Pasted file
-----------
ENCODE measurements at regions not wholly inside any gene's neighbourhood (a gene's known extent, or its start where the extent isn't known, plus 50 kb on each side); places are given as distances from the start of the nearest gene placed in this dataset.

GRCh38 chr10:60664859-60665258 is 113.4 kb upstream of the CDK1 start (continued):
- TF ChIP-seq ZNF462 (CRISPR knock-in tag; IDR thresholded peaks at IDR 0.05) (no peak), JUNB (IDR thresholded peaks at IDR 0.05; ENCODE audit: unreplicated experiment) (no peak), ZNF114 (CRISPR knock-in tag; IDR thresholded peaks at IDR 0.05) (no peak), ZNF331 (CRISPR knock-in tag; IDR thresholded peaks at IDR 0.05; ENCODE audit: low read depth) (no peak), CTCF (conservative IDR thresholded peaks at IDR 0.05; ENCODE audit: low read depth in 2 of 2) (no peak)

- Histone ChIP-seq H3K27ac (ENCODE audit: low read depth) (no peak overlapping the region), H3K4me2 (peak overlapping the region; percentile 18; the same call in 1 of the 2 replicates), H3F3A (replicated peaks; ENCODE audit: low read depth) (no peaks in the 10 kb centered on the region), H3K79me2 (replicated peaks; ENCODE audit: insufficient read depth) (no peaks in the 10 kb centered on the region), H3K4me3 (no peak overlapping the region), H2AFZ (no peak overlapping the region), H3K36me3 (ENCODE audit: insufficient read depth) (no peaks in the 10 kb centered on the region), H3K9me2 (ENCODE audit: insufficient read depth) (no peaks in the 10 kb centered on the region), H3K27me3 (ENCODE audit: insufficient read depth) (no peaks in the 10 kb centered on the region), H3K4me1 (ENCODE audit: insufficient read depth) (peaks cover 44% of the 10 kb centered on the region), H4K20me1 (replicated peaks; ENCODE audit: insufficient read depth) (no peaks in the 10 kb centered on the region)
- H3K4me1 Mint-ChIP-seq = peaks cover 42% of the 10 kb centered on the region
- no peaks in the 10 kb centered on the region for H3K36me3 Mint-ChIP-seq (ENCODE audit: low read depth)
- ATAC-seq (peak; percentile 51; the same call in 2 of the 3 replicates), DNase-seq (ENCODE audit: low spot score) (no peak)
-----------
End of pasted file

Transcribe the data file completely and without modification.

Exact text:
ENCODE measurements at regions not wholly inside any gene's neighbourhood (a gene's known extent, or its start where the extent isn't known, plus 50 kb on each side); places are given as distances from the start of the nearest gene placed in this dataset.

GRCh38 chr10:60664859-60665258 is 113.4 kb upstream of the CDK1 start (continued):
- TF ChIP-seq ZNF462 (CRISPR knock-in tag; IDR thresholded peaks at IDR 0.05) (no peak), JUNB (IDR thresholded peaks at IDR 0.05; ENCODE audit: unreplicated experiment) (no peak), ZNF114 (CRISPR knock-in tag; IDR thresholded peaks at IDR 0.05) (no peak), ZNF331 (CRISPR knock-in tag; IDR thresholded peaks at IDR 0.05; ENCODE audit: low read depth) (no peak), CTCF (conservative IDR thresholded peaks at IDR 0.05; ENCODE audit: low read depth in 2 of 2) (no peak)

- Histone ChIP-seq H3K27ac (ENCODE audit: low read depth) (no peak overlapping the region), H3K4me2 (peak overlapping the region; percentile 18; the same call in 1 of the 2 replicates), H3F3A (replicated peaks; ENCODE audit: low read depth) (no peaks in the 10 kb centered on the region), H3K79me2 (replicated peaks; ENCODE audit: insufficient read depth) (no peaks in the 10 kb centered on the region), H3K4me3 (no peak overlapping the region), H2AFZ (no peak overlapping the region), H3K36me3 (ENCODE audit: insufficient read depth) (no peaks in the 10 kb centered on the region), H3K9me2 (ENCODE audit: insufficient read depth) (no peaks in the 10 kb centered on the region), H3K27me3 (ENCODE audit: insufficient read depth) (no peaks in the 10 kb centered on the region), H3K4me1 (ENCODE audit: insufficient read depth) (peaks cover 44% of the 10 kb centered on the region), H4K20me1 (replicated peaks; ENCODE audit: insufficient read depth) (no peaks in the 10 kb centered on the region)
- H3K4me1 Mint-ChIP-seq = peaks cover 42% of the 10 kb centered on the region
- no peaks in the 10 kb centered on the region for H3K36me3 Mint-ChIP-seq (ENCODE audit: low read depth)
- ATAC-seq (peak; percentile 51; the same call in 2 of the 3 replicates), DNase-seq (ENCODE audit: low spot score) (no peak)